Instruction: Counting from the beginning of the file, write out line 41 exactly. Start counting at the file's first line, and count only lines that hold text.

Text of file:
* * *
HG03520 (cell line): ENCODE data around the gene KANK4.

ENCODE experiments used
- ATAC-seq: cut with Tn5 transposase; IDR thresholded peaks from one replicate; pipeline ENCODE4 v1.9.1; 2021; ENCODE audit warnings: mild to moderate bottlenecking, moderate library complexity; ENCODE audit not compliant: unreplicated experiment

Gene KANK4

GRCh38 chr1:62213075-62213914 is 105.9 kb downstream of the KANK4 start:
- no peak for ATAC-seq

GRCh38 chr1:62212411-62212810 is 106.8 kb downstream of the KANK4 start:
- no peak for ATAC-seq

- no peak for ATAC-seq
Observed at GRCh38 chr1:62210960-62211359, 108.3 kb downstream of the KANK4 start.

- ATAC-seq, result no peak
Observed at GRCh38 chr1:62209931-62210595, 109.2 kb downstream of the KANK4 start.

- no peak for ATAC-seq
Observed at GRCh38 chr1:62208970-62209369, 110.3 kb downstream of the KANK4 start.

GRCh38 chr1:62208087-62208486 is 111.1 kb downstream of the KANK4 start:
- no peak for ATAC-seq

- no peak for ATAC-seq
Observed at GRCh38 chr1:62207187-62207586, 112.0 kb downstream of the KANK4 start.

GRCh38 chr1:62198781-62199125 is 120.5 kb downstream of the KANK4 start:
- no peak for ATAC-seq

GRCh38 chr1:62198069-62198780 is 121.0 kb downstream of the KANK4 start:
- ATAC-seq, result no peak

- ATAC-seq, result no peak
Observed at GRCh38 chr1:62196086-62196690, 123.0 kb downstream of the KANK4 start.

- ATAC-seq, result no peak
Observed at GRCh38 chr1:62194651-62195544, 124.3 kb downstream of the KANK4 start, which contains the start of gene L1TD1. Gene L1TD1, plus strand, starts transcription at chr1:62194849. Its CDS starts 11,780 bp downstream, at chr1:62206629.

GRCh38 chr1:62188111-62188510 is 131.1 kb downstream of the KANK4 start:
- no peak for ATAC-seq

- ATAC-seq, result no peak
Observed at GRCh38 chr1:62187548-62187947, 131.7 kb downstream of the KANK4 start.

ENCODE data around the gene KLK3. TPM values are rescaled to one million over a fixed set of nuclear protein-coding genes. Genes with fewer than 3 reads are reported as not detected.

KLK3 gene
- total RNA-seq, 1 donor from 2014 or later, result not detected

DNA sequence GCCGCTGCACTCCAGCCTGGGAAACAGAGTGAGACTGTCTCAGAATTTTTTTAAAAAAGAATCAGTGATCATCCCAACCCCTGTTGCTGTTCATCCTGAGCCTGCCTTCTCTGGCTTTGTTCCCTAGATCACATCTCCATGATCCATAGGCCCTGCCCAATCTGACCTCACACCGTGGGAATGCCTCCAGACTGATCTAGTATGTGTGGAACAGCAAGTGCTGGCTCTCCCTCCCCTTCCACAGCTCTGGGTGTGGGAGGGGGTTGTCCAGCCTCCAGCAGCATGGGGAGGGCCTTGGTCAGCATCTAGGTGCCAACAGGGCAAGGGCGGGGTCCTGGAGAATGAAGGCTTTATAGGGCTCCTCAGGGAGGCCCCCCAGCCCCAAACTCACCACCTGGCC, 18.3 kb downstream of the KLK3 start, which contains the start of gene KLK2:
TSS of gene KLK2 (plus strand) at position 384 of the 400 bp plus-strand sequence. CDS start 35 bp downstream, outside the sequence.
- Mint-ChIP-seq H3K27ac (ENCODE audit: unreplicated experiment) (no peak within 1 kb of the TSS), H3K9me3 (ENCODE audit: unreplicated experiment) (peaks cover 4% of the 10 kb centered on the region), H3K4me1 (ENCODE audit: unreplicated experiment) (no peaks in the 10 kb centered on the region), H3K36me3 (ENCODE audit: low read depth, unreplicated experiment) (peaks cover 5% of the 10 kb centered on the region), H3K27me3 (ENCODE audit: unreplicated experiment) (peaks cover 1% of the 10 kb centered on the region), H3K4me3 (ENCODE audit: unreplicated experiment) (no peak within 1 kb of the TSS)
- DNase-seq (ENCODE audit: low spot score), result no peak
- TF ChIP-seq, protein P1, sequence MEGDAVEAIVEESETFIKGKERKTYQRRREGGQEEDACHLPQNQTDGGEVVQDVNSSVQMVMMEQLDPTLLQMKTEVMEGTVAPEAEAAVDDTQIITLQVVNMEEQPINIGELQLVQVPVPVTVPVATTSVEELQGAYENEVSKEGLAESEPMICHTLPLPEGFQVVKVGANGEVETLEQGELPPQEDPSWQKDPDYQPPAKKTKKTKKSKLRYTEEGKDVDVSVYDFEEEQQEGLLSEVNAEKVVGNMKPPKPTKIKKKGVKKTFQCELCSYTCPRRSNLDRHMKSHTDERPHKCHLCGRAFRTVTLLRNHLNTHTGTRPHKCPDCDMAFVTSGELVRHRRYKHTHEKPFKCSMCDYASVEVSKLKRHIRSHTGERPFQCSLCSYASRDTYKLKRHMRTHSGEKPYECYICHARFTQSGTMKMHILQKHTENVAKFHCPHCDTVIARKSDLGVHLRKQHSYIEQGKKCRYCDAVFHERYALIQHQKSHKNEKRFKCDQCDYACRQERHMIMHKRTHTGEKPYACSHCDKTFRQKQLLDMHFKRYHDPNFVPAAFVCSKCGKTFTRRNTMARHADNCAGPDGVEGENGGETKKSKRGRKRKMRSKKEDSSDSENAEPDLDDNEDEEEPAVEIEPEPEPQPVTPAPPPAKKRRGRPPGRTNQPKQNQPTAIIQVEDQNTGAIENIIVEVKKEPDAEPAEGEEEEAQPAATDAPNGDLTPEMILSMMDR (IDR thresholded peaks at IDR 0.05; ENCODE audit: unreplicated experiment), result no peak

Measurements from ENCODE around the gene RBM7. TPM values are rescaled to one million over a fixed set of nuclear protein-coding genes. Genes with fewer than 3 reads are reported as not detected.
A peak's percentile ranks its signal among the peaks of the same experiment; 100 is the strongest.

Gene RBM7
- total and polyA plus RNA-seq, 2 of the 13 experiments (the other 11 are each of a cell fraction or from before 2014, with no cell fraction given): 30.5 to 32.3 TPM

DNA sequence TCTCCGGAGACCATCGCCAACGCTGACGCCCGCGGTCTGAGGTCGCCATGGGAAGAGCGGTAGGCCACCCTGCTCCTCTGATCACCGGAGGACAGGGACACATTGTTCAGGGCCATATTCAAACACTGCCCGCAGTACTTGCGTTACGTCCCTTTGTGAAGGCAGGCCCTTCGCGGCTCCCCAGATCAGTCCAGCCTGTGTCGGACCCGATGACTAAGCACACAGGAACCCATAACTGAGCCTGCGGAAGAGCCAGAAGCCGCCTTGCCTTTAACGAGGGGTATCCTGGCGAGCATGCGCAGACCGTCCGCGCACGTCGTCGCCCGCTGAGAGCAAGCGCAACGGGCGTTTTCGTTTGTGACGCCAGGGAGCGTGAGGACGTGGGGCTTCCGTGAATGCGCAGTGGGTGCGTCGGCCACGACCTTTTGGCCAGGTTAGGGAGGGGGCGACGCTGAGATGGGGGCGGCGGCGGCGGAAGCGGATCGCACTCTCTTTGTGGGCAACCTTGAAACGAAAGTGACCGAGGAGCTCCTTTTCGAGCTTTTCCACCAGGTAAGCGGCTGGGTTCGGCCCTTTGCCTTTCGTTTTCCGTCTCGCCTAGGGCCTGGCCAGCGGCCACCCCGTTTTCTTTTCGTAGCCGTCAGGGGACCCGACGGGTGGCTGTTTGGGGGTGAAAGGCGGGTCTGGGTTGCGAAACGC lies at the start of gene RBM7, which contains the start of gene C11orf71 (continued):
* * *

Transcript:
Gene RBM7